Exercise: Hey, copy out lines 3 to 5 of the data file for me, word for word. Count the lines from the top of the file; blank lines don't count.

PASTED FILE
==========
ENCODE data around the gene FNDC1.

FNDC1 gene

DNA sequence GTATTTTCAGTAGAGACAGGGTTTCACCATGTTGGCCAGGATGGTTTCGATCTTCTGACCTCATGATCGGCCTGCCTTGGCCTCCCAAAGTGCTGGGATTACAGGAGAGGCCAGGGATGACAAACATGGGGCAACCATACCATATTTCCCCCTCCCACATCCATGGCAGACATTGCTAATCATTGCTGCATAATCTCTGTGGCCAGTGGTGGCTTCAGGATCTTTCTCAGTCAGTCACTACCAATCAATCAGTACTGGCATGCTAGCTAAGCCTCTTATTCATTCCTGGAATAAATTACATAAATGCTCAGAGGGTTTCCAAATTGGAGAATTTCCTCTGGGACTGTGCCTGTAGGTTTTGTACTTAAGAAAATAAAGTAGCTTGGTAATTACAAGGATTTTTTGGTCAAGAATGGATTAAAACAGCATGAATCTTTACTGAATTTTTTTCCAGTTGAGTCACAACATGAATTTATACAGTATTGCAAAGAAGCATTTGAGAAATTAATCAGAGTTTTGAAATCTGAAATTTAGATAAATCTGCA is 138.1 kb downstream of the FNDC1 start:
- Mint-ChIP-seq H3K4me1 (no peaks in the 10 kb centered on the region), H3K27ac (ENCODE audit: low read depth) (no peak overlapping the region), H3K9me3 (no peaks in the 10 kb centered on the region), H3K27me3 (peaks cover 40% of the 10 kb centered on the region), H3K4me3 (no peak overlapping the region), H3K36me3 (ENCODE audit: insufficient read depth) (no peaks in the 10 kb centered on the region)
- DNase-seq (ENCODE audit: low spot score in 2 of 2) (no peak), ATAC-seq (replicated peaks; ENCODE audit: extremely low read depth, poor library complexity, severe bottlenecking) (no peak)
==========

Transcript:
DNA sequence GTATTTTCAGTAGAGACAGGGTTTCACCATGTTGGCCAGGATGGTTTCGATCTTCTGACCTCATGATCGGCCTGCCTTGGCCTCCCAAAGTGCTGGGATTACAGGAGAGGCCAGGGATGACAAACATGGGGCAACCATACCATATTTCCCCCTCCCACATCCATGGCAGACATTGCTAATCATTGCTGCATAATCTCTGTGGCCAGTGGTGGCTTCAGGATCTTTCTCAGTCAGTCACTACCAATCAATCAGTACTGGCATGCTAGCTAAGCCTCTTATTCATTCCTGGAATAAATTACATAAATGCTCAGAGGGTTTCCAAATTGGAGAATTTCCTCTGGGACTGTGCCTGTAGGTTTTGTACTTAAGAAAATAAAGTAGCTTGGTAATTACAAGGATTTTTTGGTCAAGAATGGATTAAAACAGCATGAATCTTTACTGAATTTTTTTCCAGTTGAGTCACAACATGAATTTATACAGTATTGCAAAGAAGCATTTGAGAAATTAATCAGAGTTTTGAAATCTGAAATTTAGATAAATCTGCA is 138.1 kb downstream of the FNDC1 start:
- Mint-ChIP-seq H3K4me1 (no peaks in the 10 kb centered on the region), H3K27ac (ENCODE audit: low read depth) (no peak overlapping the region), H3K9me3 (no peaks in the 10 kb centered on the region), H3K27me3 (peaks cover 40% of the 10 kb centered on the region), H3K4me3 (no peak overlapping the region), H3K36me3 (ENCODE audit: insufficient read depth) (no peaks in the 10 kb centered on the region)
- DNase-seq (ENCODE audit: low spot score in 2 of 2) (no peak), ATAC-seq (replicated peaks; ENCODE audit: extremely low read depth, poor library complexity, severe bottlenecking) (no peak)